Level Grinding: How to Become More Strategic as CIO

The amount of good CIOs stand to bring to their organizations is staggering. But for the most part, according to a study by McKinsey & Company, not enough businesses are thrilled with the abilities of their IT leaders yet. The study finds a persistent need for CIOs to close the gap between IT and business concerns. It seems CIOs still have a wealth of untapped potential.

The Uh-Oh Indicator

The majority of executives are disappointed with IT leadership, and their confidence is fading. On most metrics, over 10% of execs rated their chief of IT as “Not at all effective,” whereas only the “Managing IT infrastructure” category received a near unanimous thumbs-up with 10% top approval rating for keeping the lights on. This is a bad sign, since most business execs continue to watch IT infiltrate every aspect of the enterprise. While IT leaders, who mostly anticipate shrinking budgets, remain apparently concerned with cost-cutting, business chiefs say they need IT to focus on strategic decisions.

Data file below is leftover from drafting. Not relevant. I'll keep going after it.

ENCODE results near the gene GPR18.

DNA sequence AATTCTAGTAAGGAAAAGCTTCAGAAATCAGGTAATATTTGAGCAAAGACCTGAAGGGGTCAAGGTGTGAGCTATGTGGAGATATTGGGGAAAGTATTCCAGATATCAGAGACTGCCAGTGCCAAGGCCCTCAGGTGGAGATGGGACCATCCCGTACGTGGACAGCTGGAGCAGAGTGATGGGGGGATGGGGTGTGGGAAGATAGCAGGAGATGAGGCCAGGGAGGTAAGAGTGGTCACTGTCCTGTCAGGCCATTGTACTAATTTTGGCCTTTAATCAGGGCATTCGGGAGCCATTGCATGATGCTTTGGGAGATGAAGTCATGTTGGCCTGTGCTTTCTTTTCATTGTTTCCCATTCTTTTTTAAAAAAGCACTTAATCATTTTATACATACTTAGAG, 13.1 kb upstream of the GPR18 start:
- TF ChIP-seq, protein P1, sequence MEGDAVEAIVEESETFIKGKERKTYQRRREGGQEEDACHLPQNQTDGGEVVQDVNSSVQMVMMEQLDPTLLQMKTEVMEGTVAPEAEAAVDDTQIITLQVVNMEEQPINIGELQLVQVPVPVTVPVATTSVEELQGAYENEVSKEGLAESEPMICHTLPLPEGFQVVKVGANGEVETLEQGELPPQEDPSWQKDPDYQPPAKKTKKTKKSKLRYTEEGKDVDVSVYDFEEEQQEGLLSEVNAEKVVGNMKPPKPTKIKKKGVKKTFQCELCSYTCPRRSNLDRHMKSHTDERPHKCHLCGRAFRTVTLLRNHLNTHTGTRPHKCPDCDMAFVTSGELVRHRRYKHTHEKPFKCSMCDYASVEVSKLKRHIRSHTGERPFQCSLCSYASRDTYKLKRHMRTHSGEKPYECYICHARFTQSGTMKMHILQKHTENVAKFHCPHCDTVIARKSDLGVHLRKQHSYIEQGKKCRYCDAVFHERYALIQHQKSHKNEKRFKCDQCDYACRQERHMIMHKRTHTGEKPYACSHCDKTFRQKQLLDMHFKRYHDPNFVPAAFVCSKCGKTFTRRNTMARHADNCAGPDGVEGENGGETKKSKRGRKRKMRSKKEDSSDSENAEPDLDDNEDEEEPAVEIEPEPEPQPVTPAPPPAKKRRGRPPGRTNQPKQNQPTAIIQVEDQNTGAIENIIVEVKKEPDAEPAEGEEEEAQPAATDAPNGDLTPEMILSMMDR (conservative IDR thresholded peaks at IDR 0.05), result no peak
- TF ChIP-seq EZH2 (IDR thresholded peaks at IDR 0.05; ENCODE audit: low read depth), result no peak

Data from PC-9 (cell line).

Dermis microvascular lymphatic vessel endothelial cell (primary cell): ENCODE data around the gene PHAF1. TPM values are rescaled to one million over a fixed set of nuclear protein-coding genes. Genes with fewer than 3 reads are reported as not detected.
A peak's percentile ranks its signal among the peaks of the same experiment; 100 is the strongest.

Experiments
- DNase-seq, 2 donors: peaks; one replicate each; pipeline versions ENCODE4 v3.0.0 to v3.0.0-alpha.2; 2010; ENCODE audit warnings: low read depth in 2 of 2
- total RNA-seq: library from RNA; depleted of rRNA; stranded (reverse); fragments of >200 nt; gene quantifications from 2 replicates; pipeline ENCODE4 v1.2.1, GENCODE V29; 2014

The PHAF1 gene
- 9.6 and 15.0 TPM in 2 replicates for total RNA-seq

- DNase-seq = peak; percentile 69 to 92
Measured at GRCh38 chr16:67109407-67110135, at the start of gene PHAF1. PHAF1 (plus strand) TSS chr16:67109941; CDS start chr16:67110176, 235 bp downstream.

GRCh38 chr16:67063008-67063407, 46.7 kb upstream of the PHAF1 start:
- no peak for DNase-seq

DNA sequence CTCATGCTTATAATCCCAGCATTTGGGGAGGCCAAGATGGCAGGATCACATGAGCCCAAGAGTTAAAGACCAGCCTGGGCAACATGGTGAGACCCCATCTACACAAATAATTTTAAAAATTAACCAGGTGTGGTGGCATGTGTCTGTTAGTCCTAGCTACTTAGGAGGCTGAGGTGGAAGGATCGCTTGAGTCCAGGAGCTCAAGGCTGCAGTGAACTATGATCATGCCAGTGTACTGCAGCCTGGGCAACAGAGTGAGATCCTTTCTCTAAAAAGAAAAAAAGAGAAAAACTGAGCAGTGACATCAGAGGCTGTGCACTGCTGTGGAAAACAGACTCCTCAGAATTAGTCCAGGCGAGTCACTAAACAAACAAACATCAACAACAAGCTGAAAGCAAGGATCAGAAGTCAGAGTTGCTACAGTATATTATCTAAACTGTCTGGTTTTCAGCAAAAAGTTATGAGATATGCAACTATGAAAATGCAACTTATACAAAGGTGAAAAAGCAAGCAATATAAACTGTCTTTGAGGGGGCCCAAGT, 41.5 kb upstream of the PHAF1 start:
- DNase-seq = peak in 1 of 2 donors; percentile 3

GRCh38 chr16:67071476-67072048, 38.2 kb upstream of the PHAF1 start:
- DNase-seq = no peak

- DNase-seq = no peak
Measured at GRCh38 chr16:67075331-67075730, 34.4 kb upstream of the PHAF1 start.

Where CIOs Go, IT Follows

What about CIOs who are actively involved in business strategy? The study finds high ratings for IT in this category. Both IT and business leaders acknowledge this trend:

The differences are especially stark regarding IT’s ability to manage its organizational health, according to IT executives, and to partner with the business to develop new capabilities, according to business respondents… At companies with the most involved CIOs, executives are also much likelier than others to say IT facilitates business activities, including new-market entry and the creation of new products.

Talent Tribulations

Both parties tend to recognize the need for CIOs to provide a more active strategic business role. Business execs seem to desire more high-quality IT talent while admitting that it’s hard to come by. IT leaders point to a lack of effective hiring and talent acquisition mechanisms, as frustration mounts around the absence of quality employees. If there is no silver bullet to achieve fast, perfect strategic alignment, then CIOs can still stick to a tried and true method–dedication to steady, incremental improvement over time.

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